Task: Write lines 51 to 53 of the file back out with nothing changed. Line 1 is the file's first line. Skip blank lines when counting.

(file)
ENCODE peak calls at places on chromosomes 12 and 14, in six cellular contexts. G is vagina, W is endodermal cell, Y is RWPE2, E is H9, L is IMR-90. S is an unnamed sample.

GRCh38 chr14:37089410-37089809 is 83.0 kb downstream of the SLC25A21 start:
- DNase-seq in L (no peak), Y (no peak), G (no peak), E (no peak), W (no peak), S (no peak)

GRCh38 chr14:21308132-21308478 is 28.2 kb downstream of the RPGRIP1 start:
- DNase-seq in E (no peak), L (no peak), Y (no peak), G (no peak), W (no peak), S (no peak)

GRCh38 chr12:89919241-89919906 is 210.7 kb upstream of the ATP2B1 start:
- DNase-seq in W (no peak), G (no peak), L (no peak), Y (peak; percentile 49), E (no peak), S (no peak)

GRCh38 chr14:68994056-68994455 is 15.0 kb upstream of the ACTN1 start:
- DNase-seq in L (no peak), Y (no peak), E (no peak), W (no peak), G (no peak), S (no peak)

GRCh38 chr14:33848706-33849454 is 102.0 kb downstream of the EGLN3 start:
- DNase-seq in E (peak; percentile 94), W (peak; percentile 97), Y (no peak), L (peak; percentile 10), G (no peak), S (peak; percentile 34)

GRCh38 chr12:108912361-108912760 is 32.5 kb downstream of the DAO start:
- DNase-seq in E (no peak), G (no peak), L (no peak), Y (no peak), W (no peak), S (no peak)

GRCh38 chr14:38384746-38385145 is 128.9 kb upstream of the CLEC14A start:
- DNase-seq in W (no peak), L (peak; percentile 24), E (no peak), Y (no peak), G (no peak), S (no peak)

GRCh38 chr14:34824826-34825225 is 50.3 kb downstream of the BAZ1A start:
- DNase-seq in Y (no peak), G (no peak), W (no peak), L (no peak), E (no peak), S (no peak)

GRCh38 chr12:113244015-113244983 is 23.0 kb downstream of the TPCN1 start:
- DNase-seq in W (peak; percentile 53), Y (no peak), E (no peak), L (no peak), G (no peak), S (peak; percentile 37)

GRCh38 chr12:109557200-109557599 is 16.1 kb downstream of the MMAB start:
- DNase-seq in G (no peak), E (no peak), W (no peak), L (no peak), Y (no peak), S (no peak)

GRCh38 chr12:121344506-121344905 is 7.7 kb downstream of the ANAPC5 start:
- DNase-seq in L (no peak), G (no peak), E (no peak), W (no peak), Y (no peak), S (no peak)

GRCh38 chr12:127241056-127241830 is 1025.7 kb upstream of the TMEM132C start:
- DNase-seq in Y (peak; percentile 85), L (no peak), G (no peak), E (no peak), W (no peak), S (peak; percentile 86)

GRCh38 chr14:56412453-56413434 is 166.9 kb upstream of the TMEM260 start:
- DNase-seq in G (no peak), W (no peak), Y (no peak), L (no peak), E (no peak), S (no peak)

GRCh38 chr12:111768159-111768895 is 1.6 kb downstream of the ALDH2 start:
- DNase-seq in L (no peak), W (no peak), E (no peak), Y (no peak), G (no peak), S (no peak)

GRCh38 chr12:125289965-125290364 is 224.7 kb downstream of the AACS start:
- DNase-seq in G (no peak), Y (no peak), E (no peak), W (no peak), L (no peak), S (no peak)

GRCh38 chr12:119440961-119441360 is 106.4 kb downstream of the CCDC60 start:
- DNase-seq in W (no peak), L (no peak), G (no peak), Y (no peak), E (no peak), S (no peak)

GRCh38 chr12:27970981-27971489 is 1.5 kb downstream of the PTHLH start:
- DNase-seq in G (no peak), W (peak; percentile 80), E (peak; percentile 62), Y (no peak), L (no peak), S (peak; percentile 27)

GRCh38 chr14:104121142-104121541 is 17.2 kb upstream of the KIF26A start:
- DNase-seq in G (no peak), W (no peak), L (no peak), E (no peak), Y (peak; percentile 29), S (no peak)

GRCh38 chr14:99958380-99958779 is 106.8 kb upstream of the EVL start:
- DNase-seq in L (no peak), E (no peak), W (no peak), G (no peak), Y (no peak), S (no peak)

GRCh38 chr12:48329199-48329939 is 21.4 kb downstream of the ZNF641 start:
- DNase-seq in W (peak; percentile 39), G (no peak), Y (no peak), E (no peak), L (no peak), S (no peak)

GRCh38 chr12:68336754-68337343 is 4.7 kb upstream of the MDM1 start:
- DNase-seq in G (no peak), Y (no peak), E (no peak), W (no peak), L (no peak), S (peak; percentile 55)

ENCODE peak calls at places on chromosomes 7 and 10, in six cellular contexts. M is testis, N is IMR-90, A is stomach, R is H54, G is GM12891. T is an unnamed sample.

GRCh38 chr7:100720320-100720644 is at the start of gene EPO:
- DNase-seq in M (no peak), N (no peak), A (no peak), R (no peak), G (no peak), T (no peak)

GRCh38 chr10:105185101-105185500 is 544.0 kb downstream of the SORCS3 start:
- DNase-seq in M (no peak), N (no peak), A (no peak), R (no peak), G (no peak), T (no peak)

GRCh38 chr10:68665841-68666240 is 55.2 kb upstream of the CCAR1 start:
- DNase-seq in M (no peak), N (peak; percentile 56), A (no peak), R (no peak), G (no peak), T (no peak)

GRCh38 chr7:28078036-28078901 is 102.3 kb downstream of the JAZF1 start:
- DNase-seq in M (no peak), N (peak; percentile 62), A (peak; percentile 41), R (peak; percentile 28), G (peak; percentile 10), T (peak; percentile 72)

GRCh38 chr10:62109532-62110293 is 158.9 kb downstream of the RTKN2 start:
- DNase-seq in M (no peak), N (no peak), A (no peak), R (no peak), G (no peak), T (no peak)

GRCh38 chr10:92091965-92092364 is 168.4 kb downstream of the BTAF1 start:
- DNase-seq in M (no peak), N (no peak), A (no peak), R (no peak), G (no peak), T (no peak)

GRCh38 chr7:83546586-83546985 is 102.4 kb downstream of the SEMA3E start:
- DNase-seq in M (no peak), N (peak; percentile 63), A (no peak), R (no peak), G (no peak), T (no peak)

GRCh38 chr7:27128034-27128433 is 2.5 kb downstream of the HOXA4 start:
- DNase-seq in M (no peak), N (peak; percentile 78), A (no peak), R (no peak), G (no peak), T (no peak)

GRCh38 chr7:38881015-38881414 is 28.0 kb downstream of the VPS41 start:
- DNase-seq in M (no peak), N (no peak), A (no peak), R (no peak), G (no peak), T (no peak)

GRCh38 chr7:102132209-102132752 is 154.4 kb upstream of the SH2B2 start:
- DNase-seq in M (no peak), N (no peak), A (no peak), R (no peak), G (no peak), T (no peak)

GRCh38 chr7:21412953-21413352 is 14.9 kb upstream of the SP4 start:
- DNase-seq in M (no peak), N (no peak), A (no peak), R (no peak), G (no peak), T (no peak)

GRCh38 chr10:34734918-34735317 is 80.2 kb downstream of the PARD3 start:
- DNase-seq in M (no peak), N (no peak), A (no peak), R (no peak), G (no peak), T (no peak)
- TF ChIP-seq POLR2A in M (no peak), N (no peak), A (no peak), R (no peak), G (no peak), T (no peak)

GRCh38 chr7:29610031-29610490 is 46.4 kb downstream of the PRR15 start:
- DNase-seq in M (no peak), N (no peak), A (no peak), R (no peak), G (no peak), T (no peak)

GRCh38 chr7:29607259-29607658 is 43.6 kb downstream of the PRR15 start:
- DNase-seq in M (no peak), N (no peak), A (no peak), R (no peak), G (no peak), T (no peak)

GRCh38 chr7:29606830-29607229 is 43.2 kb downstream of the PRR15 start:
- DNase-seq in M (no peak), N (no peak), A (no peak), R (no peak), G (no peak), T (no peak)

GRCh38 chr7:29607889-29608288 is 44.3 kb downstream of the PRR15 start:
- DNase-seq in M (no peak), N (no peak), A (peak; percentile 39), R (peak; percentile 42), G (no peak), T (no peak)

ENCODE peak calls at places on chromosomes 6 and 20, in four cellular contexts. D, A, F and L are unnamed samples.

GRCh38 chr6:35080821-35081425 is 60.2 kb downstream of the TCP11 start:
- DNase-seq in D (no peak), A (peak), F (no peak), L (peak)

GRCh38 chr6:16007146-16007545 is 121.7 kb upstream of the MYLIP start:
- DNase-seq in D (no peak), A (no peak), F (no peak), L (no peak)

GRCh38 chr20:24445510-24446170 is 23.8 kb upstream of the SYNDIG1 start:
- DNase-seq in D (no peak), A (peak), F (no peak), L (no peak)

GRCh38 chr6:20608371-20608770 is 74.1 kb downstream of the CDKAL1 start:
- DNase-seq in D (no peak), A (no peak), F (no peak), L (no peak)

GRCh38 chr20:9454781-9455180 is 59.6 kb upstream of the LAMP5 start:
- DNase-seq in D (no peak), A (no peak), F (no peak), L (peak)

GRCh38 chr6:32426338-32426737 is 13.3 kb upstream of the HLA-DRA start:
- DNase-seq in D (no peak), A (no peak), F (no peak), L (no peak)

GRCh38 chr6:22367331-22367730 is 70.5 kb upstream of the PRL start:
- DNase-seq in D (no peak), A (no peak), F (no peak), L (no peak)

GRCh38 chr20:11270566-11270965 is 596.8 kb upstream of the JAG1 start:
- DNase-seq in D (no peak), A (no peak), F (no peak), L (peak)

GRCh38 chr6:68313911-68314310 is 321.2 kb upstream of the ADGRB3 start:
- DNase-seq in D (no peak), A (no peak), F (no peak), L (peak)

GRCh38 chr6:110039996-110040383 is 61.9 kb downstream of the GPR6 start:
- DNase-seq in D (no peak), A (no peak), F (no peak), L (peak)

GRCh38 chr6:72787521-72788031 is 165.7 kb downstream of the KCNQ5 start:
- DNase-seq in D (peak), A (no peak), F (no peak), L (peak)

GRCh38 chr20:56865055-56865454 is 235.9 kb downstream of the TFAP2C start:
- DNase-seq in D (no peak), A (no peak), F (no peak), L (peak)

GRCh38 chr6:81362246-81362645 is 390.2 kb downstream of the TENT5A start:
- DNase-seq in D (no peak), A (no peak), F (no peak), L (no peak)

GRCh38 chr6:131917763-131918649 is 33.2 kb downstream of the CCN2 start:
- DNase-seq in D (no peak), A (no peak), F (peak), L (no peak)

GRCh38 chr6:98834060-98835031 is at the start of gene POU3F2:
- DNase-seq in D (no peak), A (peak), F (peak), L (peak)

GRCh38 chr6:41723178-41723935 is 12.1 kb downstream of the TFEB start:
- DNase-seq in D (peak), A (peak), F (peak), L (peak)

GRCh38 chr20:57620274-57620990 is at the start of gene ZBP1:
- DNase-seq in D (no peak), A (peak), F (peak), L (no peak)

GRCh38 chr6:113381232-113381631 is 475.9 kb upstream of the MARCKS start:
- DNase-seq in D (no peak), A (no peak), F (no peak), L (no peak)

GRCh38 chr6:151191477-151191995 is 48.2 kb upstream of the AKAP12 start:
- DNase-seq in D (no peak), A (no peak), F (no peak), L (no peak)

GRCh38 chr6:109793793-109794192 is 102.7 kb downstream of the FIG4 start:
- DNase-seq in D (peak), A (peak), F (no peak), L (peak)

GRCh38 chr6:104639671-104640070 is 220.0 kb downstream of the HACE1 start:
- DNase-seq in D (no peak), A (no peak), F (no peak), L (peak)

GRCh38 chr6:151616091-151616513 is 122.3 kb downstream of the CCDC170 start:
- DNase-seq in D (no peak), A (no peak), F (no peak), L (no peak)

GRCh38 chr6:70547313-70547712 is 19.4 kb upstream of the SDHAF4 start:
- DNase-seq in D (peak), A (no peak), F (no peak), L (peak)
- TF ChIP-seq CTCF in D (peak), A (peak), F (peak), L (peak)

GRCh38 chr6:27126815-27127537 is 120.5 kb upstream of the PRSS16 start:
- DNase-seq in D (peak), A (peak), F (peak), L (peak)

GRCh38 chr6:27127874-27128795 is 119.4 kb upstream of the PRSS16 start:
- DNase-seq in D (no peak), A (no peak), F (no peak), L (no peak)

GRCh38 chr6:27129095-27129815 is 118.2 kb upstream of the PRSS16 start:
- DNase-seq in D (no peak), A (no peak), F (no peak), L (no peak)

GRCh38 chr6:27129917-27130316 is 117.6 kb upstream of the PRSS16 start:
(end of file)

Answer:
GRCh38 chr7:28078036-28078901 is 102.3 kb downstream of the JAZF1 start:
- DNase-seq in M (no peak), N (peak; percentile 62), A (peak; percentile 41), R (peak; percentile 28), G (peak; percentile 10), T (peak; percentile 72)

GRCh38 chr10:62109532-62110293 is 158.9 kb downstream of the RTKN2 start: